In standard English, the digraph th is a dental fricative [θ, ð]. Several dialects feature th-fronting, where th becomes a labiodental fricative [f, v]; others feature th-stopping, where th becomes a dental stop [t̪, d̪]. For example, three sounds like free with th-fronting, tree with th-stopping.
How well can English speakers distinguish word pairs in these dialects? Specifically:
- Can th-modifying speakers distinguish /f–θ/ and /t–θ/ in their own dialects?
- Can they distinguish minimal pairs as spoken in standard English?
- Can standard English speakers distinguish the th-modified variants from similar words?
I expect that the answers vary between dialects and individuals, so I'm interested in reasonable generalizations. If there's a significant difference between (for example) th-fronting in Cockney and African American Vernacular English, I'd be interested in that too. Likewise if there's a significant difference between the voiced and unvoiced consonants.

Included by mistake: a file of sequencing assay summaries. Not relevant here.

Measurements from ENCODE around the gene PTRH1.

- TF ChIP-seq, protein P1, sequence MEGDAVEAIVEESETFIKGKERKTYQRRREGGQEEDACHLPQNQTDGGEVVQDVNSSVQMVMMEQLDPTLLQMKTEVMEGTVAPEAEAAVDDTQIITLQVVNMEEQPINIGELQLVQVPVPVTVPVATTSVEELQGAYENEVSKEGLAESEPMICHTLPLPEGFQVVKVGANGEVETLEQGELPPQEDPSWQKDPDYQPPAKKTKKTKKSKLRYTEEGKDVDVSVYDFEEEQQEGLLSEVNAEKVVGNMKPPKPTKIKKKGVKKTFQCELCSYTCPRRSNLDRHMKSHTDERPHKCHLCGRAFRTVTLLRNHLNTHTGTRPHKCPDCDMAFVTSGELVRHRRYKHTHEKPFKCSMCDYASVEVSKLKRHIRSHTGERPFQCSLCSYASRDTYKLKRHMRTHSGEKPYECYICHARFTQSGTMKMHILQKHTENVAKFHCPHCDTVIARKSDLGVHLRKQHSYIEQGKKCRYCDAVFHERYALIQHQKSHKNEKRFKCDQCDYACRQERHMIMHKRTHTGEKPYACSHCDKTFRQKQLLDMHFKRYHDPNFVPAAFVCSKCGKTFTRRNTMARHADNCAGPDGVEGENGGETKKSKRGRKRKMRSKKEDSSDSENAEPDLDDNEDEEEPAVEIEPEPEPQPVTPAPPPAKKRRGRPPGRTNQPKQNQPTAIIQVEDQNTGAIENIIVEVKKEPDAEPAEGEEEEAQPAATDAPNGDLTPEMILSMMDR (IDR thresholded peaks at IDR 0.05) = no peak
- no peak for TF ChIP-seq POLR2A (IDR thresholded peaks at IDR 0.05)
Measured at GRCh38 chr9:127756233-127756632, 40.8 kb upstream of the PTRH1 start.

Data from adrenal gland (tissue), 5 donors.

Wikipedia notes that th-stopping dialects generally distinguish between the dental stop of thanks [t̪æŋks] and the alveolar stop of tanks [tæŋks], but they lose the /t–θ/ opposition in some cases like tree/three, and the /d–ð/ opposition is even weaker. This answers part of the question for th-stopping dialects: They can sometimes (but not not always) distinguish /t–θ/ in their own dialect, and I imagine they can also hear the opposition in standard English. I'm not sure whether a typical speaker of standard English could distinguish [t̪æŋks] from [tæŋks], however.
One case that particularly interests me is whether th-fronting speakers can distinguish the /f–θ/ opposition in standard English. When I say the minimal pair free–three /fɹi–θɹi/, can th-fronting speakers hear the difference, or is [f–θ] an allophone in free variation for them?
Examples of standard English minimal pairs that might merge in these dialects:
- father/fava, mother/mutter
- thin/fin, thin/tin
- three/free, three/tree
- with/whiff, with/wit
- wraith/Ralph, wraith/rate